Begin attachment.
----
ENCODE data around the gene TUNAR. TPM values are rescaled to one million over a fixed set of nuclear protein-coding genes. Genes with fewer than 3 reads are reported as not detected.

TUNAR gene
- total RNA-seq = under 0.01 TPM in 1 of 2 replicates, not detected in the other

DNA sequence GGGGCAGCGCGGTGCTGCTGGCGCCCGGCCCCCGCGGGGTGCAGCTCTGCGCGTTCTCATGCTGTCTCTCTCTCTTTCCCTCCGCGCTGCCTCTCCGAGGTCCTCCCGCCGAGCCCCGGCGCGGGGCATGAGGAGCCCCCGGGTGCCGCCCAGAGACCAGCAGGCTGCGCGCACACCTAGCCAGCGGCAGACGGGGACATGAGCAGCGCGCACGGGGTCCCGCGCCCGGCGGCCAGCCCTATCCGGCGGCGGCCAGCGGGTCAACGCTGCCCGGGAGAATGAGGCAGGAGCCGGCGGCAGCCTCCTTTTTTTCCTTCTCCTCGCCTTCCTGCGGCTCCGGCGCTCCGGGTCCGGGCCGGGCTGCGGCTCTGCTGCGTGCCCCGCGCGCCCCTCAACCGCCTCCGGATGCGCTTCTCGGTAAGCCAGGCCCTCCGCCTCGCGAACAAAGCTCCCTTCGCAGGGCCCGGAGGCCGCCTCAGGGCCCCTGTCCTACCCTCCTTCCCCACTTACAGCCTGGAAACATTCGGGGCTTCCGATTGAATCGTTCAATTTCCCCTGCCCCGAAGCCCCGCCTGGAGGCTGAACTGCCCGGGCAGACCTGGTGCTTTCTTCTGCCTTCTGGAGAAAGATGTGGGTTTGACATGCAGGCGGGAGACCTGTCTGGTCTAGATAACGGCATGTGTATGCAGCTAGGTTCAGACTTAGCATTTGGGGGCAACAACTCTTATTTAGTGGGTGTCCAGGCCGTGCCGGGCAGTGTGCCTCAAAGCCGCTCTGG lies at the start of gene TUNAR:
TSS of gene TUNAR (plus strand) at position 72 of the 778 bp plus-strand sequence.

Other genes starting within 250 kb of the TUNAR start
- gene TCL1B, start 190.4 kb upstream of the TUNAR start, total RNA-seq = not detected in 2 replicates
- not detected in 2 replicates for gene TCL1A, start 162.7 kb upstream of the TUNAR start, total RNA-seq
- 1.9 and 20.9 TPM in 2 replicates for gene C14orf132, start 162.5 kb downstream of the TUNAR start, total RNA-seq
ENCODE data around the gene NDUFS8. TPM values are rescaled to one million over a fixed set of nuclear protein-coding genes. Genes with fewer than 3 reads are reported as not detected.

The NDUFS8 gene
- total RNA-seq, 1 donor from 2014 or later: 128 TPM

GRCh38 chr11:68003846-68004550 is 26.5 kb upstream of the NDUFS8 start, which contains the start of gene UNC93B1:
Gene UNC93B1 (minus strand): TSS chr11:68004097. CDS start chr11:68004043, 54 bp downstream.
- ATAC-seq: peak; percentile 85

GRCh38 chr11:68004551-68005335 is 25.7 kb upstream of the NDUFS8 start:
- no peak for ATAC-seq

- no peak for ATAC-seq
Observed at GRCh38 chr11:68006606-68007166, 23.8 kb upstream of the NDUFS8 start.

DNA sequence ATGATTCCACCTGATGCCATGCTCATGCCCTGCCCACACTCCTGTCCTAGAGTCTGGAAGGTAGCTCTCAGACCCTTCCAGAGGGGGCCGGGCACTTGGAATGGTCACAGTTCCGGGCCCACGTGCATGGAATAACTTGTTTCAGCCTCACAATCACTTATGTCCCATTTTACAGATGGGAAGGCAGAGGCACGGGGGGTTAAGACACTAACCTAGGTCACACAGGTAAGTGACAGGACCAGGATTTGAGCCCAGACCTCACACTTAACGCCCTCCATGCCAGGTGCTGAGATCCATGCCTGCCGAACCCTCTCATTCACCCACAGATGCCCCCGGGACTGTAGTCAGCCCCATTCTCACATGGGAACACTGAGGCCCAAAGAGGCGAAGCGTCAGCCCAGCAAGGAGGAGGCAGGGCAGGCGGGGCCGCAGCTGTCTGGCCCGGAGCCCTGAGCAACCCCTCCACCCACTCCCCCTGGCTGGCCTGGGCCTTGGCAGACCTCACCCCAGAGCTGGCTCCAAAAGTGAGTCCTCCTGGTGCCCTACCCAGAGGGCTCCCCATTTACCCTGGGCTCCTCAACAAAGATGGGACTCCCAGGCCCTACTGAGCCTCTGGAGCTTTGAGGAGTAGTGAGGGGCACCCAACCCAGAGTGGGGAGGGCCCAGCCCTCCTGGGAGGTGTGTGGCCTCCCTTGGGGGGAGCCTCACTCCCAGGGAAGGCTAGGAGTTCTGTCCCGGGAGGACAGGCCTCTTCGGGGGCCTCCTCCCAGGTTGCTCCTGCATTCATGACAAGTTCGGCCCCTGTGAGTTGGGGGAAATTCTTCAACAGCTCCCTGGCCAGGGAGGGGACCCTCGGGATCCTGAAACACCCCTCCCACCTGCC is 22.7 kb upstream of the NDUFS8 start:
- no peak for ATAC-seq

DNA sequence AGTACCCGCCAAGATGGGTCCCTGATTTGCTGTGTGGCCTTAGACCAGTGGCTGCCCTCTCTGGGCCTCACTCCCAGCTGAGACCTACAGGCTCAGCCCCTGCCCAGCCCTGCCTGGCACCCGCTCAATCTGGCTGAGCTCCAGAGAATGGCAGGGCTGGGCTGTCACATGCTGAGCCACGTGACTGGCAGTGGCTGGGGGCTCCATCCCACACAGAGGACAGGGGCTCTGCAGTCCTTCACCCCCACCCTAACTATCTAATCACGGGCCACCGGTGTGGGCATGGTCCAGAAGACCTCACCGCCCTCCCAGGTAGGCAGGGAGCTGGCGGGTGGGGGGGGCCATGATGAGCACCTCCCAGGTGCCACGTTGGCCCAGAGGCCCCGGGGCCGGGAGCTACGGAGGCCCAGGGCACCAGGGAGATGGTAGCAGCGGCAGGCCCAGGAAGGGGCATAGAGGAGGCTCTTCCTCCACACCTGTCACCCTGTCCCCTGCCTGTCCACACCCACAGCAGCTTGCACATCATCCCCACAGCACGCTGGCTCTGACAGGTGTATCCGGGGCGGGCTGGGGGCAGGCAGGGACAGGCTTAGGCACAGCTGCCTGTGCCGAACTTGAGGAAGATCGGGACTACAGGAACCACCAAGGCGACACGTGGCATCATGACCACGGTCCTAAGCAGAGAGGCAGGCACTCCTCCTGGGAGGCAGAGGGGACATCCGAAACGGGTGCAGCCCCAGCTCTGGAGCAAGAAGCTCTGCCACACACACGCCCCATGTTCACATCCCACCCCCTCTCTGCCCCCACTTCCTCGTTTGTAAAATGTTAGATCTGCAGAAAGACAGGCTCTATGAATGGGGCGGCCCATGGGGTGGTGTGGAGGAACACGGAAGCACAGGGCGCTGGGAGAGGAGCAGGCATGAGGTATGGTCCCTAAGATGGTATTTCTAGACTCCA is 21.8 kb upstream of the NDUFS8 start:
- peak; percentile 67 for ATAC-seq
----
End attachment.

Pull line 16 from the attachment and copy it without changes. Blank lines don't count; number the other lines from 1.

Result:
GRCh38 chr11:68004551-68005335 is 25.7 kb upstream of the NDUFS8 start: